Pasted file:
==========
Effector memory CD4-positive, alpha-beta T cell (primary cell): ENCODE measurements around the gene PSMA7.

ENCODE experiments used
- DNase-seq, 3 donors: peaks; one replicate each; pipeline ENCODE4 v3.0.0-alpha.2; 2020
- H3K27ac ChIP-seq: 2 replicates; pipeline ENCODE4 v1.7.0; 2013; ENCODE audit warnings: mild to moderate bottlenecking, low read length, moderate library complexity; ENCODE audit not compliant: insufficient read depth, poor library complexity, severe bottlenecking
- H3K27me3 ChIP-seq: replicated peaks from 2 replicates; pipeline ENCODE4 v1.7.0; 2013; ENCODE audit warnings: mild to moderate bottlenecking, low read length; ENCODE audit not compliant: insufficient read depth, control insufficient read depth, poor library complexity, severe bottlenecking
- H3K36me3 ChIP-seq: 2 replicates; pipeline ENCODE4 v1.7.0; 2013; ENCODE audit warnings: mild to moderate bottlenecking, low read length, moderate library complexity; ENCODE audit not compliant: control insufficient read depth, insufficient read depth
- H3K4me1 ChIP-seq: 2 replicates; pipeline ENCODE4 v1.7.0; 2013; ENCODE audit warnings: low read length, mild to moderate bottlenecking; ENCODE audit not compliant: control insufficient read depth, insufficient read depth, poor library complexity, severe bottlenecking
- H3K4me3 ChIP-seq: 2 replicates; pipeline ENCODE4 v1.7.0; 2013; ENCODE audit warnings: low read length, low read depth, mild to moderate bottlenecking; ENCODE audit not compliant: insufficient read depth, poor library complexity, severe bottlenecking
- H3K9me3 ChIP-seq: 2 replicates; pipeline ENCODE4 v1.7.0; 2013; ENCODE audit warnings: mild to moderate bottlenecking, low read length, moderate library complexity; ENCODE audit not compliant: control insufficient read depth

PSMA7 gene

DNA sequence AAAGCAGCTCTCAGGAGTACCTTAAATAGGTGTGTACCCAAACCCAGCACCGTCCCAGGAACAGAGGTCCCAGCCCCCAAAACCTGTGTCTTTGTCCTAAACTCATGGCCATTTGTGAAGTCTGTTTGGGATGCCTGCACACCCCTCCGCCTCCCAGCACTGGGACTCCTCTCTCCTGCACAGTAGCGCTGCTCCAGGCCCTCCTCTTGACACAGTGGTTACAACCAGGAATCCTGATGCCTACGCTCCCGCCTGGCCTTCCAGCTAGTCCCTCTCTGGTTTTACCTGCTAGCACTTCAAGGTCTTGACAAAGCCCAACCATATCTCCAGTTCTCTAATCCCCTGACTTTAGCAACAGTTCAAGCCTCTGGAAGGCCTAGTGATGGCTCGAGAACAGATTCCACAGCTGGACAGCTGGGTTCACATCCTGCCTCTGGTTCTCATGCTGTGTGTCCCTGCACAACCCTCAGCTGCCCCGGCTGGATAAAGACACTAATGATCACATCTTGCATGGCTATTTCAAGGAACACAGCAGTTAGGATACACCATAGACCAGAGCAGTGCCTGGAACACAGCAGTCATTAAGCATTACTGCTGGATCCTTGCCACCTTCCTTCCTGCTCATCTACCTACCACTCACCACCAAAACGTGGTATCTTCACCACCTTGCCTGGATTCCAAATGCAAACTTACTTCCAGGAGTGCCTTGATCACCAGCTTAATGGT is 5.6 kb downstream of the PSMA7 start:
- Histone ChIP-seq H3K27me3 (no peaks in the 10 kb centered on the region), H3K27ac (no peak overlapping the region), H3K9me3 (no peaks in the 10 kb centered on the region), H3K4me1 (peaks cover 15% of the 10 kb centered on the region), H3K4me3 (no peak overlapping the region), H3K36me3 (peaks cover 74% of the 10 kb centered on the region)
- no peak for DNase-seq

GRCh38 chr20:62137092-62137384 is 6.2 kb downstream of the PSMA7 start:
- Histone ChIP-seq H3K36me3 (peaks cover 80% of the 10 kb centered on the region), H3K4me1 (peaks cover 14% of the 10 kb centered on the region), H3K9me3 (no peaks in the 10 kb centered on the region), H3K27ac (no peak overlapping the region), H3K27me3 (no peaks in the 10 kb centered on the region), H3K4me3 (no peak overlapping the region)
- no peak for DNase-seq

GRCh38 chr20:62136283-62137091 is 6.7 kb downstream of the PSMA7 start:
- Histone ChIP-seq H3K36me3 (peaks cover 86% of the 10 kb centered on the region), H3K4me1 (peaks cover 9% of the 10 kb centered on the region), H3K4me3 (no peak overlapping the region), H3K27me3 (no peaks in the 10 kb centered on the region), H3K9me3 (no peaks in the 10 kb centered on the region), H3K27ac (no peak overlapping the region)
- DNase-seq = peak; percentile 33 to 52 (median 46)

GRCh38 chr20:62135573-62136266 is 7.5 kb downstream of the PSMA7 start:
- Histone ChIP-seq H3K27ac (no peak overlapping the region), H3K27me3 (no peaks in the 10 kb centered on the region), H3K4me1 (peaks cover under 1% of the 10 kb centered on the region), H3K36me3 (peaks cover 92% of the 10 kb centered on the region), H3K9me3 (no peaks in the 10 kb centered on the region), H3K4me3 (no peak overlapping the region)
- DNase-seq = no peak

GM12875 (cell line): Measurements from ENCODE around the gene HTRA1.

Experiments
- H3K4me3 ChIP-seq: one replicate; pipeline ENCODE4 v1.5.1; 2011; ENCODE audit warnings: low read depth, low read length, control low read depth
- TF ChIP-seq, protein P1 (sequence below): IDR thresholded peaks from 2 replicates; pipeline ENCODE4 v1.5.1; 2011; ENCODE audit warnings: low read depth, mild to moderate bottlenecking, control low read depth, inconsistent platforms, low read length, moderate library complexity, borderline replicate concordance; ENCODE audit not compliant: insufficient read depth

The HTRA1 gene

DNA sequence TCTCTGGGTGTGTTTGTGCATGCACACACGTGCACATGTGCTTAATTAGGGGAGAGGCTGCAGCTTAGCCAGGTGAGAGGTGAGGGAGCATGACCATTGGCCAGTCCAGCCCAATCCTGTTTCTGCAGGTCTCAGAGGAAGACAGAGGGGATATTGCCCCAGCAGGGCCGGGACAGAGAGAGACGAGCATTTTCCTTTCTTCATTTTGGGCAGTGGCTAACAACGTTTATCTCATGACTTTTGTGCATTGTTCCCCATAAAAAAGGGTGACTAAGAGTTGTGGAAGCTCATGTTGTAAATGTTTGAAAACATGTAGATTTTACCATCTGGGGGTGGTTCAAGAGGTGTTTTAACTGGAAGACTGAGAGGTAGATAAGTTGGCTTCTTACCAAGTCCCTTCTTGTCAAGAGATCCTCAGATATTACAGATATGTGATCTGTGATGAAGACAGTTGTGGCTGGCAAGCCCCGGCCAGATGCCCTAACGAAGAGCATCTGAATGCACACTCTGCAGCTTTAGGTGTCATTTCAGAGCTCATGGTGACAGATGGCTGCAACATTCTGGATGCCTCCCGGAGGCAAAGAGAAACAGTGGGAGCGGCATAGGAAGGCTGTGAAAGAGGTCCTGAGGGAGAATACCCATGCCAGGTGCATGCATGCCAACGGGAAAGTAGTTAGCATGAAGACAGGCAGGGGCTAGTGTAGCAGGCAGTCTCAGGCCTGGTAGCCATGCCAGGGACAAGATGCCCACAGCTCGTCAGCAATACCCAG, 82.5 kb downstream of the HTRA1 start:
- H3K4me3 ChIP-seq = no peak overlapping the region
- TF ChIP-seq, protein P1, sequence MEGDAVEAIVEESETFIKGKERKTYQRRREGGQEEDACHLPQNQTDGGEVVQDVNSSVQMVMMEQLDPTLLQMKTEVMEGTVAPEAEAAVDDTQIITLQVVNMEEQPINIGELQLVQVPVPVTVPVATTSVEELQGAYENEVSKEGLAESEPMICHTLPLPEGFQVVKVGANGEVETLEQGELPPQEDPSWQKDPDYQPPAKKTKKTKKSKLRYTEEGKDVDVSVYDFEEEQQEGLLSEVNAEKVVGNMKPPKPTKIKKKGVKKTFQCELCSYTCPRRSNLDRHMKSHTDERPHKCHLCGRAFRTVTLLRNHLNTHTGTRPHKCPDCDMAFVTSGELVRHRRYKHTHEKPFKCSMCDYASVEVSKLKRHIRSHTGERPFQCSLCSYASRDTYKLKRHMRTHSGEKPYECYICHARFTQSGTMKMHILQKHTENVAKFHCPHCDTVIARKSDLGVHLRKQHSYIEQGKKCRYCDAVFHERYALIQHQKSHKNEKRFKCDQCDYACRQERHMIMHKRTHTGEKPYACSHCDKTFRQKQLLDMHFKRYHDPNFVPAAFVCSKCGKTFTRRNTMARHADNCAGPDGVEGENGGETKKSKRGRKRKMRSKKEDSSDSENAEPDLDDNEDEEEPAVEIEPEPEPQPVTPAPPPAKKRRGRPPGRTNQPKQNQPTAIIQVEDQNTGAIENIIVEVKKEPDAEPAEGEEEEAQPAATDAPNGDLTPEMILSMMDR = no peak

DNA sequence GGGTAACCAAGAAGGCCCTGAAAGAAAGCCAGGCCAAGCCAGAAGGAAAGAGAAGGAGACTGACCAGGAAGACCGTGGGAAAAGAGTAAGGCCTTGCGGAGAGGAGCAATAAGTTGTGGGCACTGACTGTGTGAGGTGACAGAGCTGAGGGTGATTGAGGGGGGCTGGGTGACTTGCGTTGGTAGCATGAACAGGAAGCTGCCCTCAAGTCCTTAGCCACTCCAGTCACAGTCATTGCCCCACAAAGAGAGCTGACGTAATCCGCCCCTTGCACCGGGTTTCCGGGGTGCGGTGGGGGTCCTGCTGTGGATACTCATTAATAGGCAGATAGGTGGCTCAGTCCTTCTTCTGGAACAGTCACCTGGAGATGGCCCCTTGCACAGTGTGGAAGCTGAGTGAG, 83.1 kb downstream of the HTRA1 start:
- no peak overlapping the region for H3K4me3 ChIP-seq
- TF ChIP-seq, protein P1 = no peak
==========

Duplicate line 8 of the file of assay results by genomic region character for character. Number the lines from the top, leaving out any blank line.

- H3K4me3 ChIP-seq: 2 replicates; pipeline ENCODE4 v1.7.0; 2013; ENCODE audit warnings: low read length, low read depth, mild to moderate bottlenecking; ENCODE audit not compliant: insufficient read depth, poor library complexity, severe bottlenecking